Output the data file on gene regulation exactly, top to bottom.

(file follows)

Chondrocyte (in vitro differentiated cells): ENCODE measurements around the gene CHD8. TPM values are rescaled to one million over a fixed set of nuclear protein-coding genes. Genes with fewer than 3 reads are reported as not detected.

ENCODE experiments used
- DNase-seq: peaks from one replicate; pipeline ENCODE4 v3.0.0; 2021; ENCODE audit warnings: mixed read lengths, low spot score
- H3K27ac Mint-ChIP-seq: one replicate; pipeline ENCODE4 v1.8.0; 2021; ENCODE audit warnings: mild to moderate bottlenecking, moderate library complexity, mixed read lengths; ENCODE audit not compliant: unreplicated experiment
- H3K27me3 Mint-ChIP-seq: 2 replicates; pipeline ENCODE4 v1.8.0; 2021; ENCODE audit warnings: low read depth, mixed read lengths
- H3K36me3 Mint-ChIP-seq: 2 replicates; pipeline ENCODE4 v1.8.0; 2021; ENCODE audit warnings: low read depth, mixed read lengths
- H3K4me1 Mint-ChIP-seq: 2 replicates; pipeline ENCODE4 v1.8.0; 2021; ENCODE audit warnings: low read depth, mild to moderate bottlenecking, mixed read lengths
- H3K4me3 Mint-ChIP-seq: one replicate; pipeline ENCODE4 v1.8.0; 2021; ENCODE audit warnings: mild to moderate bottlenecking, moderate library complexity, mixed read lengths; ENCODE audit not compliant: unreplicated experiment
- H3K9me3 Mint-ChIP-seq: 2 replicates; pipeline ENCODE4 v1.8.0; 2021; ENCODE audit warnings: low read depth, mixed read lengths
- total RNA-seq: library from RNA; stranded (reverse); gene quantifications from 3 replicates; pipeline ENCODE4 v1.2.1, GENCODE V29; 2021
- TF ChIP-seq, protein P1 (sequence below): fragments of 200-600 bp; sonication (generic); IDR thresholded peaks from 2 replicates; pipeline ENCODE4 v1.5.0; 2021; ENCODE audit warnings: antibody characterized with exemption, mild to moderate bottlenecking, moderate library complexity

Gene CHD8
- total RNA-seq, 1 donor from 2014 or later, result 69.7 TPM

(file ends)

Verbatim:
Chondrocyte (in vitro differentiated cells): ENCODE measurements around the gene CHD8. TPM values are rescaled to one million over a fixed set of nuclear protein-coding genes. Genes with fewer than 3 reads are reported as not detected.

ENCODE experiments used
- DNase-seq: peaks from one replicate; pipeline ENCODE4 v3.0.0; 2021; ENCODE audit warnings: mixed read lengths, low spot score
- H3K27ac Mint-ChIP-seq: one replicate; pipeline ENCODE4 v1.8.0; 2021; ENCODE audit warnings: mild to moderate bottlenecking, moderate library complexity, mixed read lengths; ENCODE audit not compliant: unreplicated experiment
- H3K27me3 Mint-ChIP-seq: 2 replicates; pipeline ENCODE4 v1.8.0; 2021; ENCODE audit warnings: low read depth, mixed read lengths
- H3K36me3 Mint-ChIP-seq: 2 replicates; pipeline ENCODE4 v1.8.0; 2021; ENCODE audit warnings: low read depth, mixed read lengths
- H3K4me1 Mint-ChIP-seq: 2 replicates; pipeline ENCODE4 v1.8.0; 2021; ENCODE audit warnings: low read depth, mild to moderate bottlenecking, mixed read lengths
- H3K4me3 Mint-ChIP-seq: one replicate; pipeline ENCODE4 v1.8.0; 2021; ENCODE audit warnings: mild to moderate bottlenecking, moderate library complexity, mixed read lengths; ENCODE audit not compliant: unreplicated experiment
- H3K9me3 Mint-ChIP-seq: 2 replicates; pipeline ENCODE4 v1.8.0; 2021; ENCODE audit warnings: low read depth, mixed read lengths
- total RNA-seq: library from RNA; stranded (reverse); gene quantifications from 3 replicates; pipeline ENCODE4 v1.2.1, GENCODE V29; 2021
- TF ChIP-seq, protein P1 (sequence below): fragments of 200-600 bp; sonication (generic); IDR thresholded peaks from 2 replicates; pipeline ENCODE4 v1.5.0; 2021; ENCODE audit warnings: antibody characterized with exemption, mild to moderate bottlenecking, moderate library complexity

Gene CHD8
- total RNA-seq, 1 donor from 2014 or later, result 69.7 TPM